The Role of Forensic Medicine in Medical Errors

The Role of Forensic Medicine in Medical Errors

Grigorios Leon (Hellenic Society of Forensic Medicine, Greece)
DOI: 10.4018/978-1-5225-2337-6.ch006
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This chapter presents the importance of Legal and Forensic Medicine in medical malpractice and explains how autopsies have a crucial role for the evaluation and the prevention of medical errors. Health systems vary from country to country; however, experts are indispensable in each system. In fact, experts' opinions are asked for resolution of specific court cases. Standard of care is often assessed by expert medical witnesses who testify for one of the litigants. The physician who acts as an expert witness is one of the most important figures in malpractice litigation. Therefore, a doctor who is an expert witness has to have certain training and qualifications and to act under common recommendations. The ideal medical expert seems to be the forensic doctor. In the future, a harmonization of practices could be applied in medical liability cases and the guidelines provided by the medico-legal community could constitute a stable base for their evaluation.
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According to Black’s Law Dictionary, medical negligence requires that the plaintiff establishes the following elements:

  • 1.

    The existence of the physician’s duty to the plaintiff, usually based on the pre-existence of the physician-patient relationship;

  • 2.

    The applicable standard of care and its violation;

  • 3.

    Damages (a compensable injury); and

  • 4.

    A causal connection between the violation of the standard of care and the harm complained of, generally defined as “that degree of care which a reasonably prudent person should exercise in same or similar circumstances.”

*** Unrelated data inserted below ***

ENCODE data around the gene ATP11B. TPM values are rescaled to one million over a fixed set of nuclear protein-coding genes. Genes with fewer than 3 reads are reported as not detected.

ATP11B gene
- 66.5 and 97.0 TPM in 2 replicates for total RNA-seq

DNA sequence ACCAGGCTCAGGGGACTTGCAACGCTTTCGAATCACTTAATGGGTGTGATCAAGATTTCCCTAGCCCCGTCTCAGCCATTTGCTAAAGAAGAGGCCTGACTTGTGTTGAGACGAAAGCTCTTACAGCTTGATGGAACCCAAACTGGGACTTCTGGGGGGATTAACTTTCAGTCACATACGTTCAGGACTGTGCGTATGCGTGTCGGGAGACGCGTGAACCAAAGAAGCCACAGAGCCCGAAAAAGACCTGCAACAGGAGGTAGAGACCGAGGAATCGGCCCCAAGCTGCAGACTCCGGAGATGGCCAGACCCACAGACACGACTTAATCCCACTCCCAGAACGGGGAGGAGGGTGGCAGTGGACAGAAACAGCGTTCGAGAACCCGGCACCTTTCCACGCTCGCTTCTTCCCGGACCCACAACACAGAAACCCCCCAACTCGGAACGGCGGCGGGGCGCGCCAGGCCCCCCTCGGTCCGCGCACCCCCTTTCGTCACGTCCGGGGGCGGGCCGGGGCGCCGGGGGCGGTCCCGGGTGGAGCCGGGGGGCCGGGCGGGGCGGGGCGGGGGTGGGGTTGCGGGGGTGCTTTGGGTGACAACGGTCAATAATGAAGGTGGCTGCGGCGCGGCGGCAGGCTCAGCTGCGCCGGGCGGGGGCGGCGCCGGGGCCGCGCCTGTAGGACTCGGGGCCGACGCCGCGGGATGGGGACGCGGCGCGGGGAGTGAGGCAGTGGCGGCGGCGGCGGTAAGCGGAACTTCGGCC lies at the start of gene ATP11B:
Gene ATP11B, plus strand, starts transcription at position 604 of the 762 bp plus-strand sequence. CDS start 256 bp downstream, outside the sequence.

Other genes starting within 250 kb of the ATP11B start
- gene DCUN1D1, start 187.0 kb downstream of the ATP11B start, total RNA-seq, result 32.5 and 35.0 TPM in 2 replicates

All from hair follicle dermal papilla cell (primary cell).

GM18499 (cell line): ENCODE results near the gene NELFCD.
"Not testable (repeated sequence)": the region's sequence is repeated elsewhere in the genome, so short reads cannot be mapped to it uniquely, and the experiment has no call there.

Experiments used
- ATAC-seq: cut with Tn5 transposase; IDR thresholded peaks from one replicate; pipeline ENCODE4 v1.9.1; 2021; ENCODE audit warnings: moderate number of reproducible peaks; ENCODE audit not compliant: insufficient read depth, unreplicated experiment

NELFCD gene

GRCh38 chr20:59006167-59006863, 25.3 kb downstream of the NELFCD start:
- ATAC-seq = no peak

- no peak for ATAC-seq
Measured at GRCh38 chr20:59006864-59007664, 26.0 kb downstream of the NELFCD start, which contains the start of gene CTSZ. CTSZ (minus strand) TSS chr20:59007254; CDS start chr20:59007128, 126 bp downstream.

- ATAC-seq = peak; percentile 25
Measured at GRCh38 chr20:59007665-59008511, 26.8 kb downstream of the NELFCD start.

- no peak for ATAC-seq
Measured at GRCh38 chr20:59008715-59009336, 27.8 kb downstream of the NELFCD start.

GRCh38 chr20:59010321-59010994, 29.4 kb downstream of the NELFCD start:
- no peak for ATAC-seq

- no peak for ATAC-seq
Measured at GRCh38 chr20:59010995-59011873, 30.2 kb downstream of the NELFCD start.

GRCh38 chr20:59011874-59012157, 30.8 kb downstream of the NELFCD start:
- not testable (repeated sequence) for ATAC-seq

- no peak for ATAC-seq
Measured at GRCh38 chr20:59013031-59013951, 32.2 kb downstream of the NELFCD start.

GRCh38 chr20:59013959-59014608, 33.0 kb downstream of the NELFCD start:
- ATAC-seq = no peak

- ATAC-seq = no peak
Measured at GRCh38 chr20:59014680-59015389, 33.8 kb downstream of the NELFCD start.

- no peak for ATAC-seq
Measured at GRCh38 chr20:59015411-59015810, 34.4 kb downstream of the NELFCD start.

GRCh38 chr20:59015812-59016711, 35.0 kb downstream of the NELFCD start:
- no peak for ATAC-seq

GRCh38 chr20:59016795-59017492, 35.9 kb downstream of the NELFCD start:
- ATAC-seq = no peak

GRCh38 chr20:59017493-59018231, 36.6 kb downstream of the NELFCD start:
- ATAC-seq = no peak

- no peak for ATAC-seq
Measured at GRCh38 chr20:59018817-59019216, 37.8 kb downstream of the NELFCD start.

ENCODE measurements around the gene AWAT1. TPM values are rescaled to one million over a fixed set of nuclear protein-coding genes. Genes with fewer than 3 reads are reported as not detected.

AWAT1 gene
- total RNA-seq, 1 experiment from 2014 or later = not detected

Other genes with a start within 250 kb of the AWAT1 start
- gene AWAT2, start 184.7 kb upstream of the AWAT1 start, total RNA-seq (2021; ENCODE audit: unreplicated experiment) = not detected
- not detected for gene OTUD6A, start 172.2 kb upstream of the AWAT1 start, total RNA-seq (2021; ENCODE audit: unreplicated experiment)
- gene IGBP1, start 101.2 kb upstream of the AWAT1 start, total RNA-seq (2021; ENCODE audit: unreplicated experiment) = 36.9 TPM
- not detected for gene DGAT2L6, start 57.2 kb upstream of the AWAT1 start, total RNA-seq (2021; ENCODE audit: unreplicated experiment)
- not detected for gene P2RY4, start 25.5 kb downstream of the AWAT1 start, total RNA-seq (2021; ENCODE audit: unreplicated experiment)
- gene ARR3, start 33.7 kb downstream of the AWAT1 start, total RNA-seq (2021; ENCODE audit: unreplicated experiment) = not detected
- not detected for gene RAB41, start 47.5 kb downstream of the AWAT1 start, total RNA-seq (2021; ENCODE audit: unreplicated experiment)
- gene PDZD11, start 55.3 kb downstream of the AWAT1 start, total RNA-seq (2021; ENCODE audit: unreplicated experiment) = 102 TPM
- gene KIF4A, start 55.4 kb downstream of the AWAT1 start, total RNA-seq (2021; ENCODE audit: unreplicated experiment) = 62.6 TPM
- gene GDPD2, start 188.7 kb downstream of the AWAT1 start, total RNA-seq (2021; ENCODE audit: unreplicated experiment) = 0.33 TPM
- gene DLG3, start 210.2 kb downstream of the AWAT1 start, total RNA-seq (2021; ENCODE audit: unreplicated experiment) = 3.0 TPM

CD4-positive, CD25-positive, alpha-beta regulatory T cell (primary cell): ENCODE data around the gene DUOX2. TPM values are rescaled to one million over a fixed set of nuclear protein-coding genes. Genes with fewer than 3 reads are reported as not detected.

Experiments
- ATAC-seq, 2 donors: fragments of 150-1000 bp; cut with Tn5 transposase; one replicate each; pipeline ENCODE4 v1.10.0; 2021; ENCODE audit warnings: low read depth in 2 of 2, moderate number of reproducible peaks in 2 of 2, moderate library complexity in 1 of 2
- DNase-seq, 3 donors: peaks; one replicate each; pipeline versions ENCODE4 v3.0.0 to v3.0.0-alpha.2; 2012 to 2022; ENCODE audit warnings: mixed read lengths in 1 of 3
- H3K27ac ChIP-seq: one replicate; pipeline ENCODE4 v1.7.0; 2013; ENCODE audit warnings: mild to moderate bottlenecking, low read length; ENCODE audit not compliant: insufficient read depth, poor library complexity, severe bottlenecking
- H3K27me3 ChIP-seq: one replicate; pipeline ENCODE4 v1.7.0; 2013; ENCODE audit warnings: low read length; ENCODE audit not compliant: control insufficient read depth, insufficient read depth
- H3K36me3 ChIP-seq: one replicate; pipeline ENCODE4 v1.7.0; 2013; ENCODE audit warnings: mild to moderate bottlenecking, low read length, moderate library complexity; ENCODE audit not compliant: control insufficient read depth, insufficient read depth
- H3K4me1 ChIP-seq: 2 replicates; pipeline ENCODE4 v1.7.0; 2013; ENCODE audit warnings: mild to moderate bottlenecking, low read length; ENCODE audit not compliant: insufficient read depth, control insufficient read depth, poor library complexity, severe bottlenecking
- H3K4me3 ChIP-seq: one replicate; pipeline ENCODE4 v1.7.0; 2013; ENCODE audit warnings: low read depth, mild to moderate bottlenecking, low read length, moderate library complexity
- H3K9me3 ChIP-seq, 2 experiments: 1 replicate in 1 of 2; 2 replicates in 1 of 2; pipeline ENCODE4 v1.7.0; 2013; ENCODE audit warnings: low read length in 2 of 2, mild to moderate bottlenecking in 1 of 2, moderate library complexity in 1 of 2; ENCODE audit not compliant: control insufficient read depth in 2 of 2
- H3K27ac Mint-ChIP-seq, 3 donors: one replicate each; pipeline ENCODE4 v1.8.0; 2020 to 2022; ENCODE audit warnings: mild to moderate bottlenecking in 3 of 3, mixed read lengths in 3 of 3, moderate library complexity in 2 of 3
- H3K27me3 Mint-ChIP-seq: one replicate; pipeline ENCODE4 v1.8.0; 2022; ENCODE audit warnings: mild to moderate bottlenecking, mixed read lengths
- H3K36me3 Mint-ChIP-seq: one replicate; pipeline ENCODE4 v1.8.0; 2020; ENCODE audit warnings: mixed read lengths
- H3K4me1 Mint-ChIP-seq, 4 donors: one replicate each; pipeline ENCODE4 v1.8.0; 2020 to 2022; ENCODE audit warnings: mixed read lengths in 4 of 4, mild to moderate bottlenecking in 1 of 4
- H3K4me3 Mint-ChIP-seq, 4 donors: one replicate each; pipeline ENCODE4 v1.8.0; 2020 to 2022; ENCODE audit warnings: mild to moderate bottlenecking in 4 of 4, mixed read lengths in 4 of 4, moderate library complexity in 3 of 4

If the defendant’s conduct falls outside the standards, then he or she may be found liable for any damages that resulted from his or her conduct (Black’s Law Dictionary, 1991).

The plaintiff in a tort claim generally pursues monetary damages, compensatory or punitive (or both), from the defendant. The traditional goals of medical malpractice are to ensure that the injured patient is made whole again, usually through monetary award, or that the relatives of a dead patient receive a moral satisfaction through a compensation and, in all cases, to deter other physicians from similar breaches of duty.

However, the current system across the world of malpractice does a poor job of serving the interests of physicians or patients. The malpractice process is slow, frustrating patients and negating any impact on deterring poor physician behaviors or on improving patient outcomes. The administrative costs of the current system are significant, as large amounts of compensation are taken by attorney fees. Most importantly, an atmosphere of “deny and defend” remains in which patients’ questions and concerns often go unanswered, medical errors go unrecognized, and patient safety is not addressed (Stamm, Korzick, Beech & Wood, 2016).

Thus, most physicians will face a malpractice claim during their career, a reality that likely leads to the practice of defensive medicine (Stamm, Korzick, Beech & Wood, 2016). Defensive medicine may be defined as “the use of diagnostic procedures/testing or treatments undertaken explicitly for the purpose of averting malpractice suits” (Tancredi & Barondess, 1978). In addition, lawsuits against resident doctors are not rare. Resident doctors are frequently brought into a lawsuit as a co-defendant with the attending physician and hospital. Often at the beginning of a malpractice claim, the lawyer will include all potentially responsible parties and then eventually remove those who are not necessary when more information is obtained during the investigative process. If a resident doctor is sued for malpractice, the attending physician is often sued as well because he or she has the ultimate responsibility in supervising the resident (Ott & Houry, 2000; Wegman & Stannard, 2012).

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